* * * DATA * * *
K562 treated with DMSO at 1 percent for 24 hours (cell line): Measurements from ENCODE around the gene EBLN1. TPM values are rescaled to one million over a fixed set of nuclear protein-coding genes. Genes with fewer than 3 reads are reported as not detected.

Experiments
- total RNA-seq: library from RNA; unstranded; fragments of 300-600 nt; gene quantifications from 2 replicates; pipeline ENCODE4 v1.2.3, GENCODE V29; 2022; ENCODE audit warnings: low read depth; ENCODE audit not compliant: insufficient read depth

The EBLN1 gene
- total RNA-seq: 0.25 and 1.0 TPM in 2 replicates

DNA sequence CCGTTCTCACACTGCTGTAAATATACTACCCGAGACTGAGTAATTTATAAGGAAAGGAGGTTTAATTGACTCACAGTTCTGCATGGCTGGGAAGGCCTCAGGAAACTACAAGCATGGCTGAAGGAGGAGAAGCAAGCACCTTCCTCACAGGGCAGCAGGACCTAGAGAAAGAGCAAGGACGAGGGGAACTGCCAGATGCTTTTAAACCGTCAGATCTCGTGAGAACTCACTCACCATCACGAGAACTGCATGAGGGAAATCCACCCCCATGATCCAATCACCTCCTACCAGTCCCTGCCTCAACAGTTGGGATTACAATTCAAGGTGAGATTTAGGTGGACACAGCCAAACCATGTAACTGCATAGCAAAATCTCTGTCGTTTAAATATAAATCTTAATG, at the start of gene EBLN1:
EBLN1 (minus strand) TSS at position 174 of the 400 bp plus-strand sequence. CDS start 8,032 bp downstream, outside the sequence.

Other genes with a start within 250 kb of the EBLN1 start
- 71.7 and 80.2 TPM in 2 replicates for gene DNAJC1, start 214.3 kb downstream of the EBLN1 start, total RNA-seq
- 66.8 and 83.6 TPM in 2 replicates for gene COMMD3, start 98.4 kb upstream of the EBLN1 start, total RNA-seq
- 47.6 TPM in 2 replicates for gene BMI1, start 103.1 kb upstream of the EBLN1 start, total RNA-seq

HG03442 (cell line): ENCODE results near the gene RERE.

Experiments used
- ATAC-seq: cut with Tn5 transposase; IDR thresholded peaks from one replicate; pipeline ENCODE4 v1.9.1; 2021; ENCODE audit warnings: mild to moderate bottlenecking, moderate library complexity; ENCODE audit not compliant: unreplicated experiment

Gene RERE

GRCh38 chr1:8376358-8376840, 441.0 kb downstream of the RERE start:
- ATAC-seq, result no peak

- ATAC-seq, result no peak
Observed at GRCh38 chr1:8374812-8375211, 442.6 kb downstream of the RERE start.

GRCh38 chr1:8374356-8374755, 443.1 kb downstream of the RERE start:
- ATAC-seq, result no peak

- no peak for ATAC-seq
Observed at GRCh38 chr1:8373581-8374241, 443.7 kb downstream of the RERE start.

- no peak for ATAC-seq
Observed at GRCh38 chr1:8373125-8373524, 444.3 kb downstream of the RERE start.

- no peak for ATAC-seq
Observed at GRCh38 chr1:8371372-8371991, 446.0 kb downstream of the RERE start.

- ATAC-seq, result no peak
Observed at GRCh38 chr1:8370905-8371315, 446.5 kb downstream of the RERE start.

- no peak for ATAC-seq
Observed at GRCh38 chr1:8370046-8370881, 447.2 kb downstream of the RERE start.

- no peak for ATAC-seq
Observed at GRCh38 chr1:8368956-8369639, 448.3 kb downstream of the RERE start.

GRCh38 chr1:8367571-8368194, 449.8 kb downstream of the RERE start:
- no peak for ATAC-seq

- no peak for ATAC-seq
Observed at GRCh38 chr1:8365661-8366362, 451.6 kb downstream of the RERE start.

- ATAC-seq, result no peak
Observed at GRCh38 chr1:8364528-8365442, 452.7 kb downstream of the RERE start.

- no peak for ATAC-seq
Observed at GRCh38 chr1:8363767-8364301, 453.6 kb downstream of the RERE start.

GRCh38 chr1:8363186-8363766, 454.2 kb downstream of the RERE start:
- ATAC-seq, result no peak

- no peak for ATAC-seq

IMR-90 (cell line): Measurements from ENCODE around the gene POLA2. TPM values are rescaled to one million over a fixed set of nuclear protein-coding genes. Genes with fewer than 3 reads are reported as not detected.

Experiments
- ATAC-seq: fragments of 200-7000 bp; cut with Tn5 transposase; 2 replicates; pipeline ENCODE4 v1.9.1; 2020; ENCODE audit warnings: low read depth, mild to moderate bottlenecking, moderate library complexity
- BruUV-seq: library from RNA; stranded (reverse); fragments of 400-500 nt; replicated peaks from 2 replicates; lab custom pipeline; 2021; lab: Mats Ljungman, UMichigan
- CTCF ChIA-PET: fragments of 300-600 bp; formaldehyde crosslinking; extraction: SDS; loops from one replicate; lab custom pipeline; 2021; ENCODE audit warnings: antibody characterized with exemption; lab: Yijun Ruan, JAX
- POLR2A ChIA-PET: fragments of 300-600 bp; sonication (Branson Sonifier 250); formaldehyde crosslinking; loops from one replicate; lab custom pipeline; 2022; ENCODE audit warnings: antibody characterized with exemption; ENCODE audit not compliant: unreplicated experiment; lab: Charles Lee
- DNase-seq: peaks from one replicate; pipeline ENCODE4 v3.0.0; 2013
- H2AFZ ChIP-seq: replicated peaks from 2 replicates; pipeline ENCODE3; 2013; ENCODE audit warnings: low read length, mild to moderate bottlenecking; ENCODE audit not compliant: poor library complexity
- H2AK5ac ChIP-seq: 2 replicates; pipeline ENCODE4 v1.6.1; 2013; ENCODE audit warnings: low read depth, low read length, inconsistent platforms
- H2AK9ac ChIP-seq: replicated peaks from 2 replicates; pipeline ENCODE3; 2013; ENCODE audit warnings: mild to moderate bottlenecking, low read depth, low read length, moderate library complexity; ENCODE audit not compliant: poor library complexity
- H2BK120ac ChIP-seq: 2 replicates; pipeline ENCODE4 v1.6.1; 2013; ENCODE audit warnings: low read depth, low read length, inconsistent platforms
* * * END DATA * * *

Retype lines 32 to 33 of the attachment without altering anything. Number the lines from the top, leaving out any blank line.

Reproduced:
- no peak for ATAC-seq
Observed at GRCh38 chr1:8368956-8369639, 448.3 kb downstream of the RERE start.